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How Does APR Affect Your Mortgage?

There are many factors you need to consider as a prospective homebuyer. Your budget, the type of loan, interest rates, and other aspects must be taken into account. But, there’s one key indicator that’s often overlooked.

The annual percentage rate (APR) is considered the most important factor when comparing mortgage loans. Before we explore its role in the mortgage process, let’s explain what it means.

Definition of APR

In simple terms, APR tells you how much it costs to borrow money.

It reflects the interest rate plus any fees related to your mortgage loan as an annual rate. Thus, it provides a broader measure of the cost of taking out a loan than just the interest rate. This is also why your APR will typically be higher than your interest rate.

An annual percentage rate doesn’t take compounding interest into account. This is because it's solely based on simple interest. So, tack on associated fees to the interest rate, and you’ll get your APR.

What fees does the APR include?

Your APR will include origination fees, underwriting fees, and closing fees. Basically, these are the lender’s costs in extending you the loan. Likewise, costs that usually aren’t included are home inspections, property survey fees, and title insurance fees.

The fees which affect the annual percentage rate may be up to your lender’s discretion. For example, mortgage insurance can be included in your APR depending on the lender.

Why is the APR important?

APR is known as the actual cost of financing. It paints a more accurate picture of the total borrowing cost than the interest rate. This is due to the associated fees it includes. As a result, the APR is considered the most important factor when shopping for mortgages.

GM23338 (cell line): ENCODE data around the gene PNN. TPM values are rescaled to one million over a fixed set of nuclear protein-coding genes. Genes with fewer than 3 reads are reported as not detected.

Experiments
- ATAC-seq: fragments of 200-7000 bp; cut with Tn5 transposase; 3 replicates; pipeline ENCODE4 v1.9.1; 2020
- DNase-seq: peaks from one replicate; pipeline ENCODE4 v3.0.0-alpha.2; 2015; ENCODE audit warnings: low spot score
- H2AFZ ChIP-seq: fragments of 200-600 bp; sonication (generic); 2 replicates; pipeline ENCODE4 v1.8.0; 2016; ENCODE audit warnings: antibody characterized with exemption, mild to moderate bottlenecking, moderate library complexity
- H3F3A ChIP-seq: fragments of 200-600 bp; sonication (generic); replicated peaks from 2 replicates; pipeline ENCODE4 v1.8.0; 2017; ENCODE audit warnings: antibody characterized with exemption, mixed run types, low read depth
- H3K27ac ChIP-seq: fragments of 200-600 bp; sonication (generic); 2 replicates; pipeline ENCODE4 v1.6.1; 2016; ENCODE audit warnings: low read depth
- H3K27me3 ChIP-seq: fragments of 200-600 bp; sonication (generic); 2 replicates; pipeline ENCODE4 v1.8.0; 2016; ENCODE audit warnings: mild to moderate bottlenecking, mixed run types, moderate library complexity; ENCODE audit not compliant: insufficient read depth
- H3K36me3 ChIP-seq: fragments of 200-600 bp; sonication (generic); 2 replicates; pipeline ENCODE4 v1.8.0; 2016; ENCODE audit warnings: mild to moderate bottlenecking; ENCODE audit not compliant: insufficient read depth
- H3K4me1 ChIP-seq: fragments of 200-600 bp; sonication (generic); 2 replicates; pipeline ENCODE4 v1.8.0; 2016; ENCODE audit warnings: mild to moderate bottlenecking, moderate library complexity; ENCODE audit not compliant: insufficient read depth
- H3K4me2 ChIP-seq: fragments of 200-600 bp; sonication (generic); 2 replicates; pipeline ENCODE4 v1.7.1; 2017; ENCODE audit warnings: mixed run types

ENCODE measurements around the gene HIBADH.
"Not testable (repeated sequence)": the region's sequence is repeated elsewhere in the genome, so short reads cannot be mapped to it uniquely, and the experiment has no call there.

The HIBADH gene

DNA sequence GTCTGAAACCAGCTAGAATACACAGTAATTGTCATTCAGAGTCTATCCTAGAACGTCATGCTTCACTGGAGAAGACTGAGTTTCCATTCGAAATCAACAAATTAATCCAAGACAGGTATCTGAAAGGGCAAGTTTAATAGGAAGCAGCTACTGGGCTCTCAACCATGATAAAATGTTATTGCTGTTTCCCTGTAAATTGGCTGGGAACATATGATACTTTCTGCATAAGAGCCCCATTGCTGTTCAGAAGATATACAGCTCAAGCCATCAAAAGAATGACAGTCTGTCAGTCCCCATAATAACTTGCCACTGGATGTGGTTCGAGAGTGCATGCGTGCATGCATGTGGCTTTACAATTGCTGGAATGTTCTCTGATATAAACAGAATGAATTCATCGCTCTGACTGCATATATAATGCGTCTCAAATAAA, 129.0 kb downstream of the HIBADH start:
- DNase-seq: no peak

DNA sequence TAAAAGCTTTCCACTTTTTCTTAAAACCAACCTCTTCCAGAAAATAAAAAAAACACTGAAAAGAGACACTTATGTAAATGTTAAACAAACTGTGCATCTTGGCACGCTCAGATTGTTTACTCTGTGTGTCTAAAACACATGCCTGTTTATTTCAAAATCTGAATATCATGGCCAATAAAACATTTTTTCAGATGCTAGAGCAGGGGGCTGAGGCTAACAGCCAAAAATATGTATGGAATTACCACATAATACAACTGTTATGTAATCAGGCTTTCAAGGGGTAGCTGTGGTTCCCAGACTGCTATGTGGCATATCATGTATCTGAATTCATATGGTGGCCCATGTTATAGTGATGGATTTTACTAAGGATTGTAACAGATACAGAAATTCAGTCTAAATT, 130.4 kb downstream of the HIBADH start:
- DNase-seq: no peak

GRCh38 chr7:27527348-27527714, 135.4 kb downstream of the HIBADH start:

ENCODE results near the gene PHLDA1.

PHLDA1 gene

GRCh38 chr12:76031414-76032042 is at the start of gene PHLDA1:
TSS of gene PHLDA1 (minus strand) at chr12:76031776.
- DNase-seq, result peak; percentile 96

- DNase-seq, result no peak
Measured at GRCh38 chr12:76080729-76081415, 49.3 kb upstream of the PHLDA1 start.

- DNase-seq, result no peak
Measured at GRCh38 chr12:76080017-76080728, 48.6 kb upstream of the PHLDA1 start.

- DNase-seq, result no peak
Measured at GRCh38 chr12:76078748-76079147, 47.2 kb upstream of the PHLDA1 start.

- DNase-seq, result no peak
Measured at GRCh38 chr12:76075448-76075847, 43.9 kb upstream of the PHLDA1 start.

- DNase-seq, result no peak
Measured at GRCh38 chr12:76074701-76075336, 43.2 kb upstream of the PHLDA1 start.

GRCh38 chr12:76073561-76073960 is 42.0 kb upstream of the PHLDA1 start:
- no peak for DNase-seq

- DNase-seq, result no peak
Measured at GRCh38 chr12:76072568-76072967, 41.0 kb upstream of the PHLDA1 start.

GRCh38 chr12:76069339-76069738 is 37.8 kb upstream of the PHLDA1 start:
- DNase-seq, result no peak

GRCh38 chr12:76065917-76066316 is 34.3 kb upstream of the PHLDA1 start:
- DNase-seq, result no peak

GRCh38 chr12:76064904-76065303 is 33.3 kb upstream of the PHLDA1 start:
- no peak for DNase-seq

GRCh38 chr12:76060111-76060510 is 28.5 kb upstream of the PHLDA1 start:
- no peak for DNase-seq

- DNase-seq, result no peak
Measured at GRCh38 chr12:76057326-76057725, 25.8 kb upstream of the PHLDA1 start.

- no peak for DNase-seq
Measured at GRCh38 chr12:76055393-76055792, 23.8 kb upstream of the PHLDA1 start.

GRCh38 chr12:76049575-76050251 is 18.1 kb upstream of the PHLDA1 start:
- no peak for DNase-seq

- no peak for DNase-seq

If you ignore the APR when you take out a loan, you could end up paying more money over the life of the loan. This is why APR matters. It allows you to compare and contrast the real cost of borrowing before you pull the trigger on taking out a mortgage.

What is APR on a mortgage?

We now know the definition of APR in relation to loans. But, what’s its purpose for a mortgage loan?

Ultimately, the APR works on a mortgage loan by acting as an informational tool. By revealing the total borrowing cost, it helps you weigh offers from different lenders. Thus, the annual percentage rate is a key factor you should look at when comparing loans.

Is it better to have a high or low APR?

It’s tough to say what the “perfect” APR for a mortgage is because it varies depending on each person’s situation. Now, in many cases, a loan with the lowest APR is beneficial because it means you’ll pay less to borrow over time. But sometimes, a loan offer that comes with a lower APR requires you to pay mortgage points or extra fees. If that’s the case, a slightly higher APR that doesn’t have mortgage points or other fees tied to it may be a better option.

Additionally, the annual percentage rate will change based on the type of loan you take out.

Types of APR for mortgage loans

Most likely, you’ll either have a fixed APR or a variable APR. These are the two main types of APR that bank loans generally come with. The specific terms and rates fluctuate depending on which type the APR falls into.

So, let’s go over each one.

Fixed APR

A fixed annual percentage rate means that the rate won’t change during the life of the loan. This is appealing to many prospective homebuyers because it enables predictable budgeting.

With a fixed APR, you won't have to account for an unforeseen rise in your monthly payments due to market interest rates increasing. On the other hand, if market rates fall below what they were when you received your loan, you’ll still have to pay the higher rate.

Variable APR

The APR is an especially important factor to consider on variable loans. This is because its rate can change as it’s tied to an index interest rate. Now, it’s true that the APR may fluctuate in your favor if the market interest rate drops. But, this isn’t guaranteed. As a result, choosing a loan with a variable APR can be a bit of a gamble.